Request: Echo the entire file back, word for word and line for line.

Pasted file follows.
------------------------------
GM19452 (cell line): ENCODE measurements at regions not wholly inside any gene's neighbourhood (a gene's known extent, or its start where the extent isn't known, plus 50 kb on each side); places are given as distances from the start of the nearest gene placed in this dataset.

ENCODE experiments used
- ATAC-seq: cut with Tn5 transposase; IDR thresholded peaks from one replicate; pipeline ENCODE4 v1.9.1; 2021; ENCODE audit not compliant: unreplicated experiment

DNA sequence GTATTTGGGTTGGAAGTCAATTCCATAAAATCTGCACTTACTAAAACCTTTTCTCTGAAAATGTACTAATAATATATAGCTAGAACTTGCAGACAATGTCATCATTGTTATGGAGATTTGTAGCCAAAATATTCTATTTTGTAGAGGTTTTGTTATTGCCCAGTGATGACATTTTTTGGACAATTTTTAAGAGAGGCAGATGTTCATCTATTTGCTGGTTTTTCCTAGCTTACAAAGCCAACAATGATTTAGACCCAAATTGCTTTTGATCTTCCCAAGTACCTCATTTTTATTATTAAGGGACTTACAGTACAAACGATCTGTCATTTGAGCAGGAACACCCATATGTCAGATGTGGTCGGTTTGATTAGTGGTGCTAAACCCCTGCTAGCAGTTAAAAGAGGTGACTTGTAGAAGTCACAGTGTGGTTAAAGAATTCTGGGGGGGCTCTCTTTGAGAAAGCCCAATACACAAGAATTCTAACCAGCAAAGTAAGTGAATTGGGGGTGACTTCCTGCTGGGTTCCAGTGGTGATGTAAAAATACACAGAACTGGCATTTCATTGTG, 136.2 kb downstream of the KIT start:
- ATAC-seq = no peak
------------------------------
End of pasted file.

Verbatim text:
GM19452 (cell line): ENCODE measurements at regions not wholly inside any gene's neighbourhood (a gene's known extent, or its start where the extent isn't known, plus 50 kb on each side); places are given as distances from the start of the nearest gene placed in this dataset.

ENCODE experiments used
- ATAC-seq: cut with Tn5 transposase; IDR thresholded peaks from one replicate; pipeline ENCODE4 v1.9.1; 2021; ENCODE audit not compliant: unreplicated experiment

DNA sequence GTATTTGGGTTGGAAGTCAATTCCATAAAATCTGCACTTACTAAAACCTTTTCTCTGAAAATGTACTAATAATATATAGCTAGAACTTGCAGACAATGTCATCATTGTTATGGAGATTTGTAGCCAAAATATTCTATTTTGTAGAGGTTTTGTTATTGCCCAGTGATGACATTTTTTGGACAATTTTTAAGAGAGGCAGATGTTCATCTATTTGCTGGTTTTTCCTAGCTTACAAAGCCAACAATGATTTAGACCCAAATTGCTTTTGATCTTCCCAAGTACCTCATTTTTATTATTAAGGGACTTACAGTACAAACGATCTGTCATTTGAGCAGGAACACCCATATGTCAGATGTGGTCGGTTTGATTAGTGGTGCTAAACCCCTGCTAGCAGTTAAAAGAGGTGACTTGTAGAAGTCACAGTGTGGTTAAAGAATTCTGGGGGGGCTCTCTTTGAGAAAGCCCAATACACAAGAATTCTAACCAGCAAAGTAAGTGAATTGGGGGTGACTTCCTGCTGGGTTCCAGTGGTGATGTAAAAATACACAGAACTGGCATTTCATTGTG, 136.2 kb downstream of the KIT start:
- ATAC-seq = no peak